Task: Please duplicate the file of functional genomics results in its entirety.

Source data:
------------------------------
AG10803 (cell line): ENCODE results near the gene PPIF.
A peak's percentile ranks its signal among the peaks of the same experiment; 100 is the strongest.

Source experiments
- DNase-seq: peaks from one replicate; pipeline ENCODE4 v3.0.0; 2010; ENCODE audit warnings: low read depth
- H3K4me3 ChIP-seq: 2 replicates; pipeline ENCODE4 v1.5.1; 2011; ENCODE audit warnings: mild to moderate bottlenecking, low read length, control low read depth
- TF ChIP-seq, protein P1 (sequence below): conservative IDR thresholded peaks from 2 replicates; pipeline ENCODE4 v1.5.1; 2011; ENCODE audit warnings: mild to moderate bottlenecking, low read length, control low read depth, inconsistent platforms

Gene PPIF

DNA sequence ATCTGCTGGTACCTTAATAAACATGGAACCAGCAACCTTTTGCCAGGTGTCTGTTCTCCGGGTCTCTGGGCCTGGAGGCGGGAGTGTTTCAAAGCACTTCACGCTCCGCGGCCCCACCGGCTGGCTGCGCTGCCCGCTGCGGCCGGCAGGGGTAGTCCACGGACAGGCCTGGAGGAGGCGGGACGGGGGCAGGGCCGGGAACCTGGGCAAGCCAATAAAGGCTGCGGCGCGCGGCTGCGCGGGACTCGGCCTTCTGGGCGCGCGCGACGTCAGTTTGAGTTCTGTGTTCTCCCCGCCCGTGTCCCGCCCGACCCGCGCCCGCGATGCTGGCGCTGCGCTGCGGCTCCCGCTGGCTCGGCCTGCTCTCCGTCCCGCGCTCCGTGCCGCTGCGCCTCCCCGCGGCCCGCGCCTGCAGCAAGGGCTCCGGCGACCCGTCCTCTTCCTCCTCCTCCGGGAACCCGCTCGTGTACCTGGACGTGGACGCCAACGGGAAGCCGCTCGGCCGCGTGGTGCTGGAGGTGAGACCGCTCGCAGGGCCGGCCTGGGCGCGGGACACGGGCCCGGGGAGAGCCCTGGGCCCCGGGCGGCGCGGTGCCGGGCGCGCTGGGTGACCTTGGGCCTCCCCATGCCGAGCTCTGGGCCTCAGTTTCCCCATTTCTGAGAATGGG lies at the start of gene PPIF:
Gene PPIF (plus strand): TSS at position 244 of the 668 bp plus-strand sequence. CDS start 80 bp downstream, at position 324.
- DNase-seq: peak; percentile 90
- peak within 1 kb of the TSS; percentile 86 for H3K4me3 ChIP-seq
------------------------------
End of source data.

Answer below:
AG10803 (cell line): ENCODE results near the gene PPIF.
A peak's percentile ranks its signal among the peaks of the same experiment; 100 is the strongest.

Source experiments
- DNase-seq: peaks from one replicate; pipeline ENCODE4 v3.0.0; 2010; ENCODE audit warnings: low read depth
- H3K4me3 ChIP-seq: 2 replicates; pipeline ENCODE4 v1.5.1; 2011; ENCODE audit warnings: mild to moderate bottlenecking, low read length, control low read depth
- TF ChIP-seq, protein P1 (sequence below): conservative IDR thresholded peaks from 2 replicates; pipeline ENCODE4 v1.5.1; 2011; ENCODE audit warnings: mild to moderate bottlenecking, low read length, control low read depth, inconsistent platforms

Gene PPIF

DNA sequence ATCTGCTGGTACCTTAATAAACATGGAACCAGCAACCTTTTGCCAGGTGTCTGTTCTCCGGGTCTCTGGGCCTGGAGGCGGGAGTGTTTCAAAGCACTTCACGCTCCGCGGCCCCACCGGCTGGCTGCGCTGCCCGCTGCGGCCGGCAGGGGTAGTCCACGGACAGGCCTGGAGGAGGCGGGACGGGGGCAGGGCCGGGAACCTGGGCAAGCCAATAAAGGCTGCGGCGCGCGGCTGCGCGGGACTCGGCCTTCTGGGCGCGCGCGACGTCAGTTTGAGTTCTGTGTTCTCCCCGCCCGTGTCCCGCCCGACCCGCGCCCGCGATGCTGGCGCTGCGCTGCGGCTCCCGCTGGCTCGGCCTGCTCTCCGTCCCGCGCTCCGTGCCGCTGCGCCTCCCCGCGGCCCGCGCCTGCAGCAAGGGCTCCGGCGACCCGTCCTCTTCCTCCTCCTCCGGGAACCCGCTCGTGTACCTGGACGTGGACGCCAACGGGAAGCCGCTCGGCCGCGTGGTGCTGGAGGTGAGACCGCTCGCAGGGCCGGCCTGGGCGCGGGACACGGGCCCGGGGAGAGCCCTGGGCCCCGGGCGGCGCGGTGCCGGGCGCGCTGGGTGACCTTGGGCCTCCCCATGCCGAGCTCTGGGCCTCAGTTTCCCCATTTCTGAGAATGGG lies at the start of gene PPIF:
Gene PPIF (plus strand): TSS at position 244 of the 668 bp plus-strand sequence. CDS start 80 bp downstream, at position 324.
- DNase-seq: peak; percentile 90
- peak within 1 kb of the TSS; percentile 86 for H3K4me3 ChIP-seq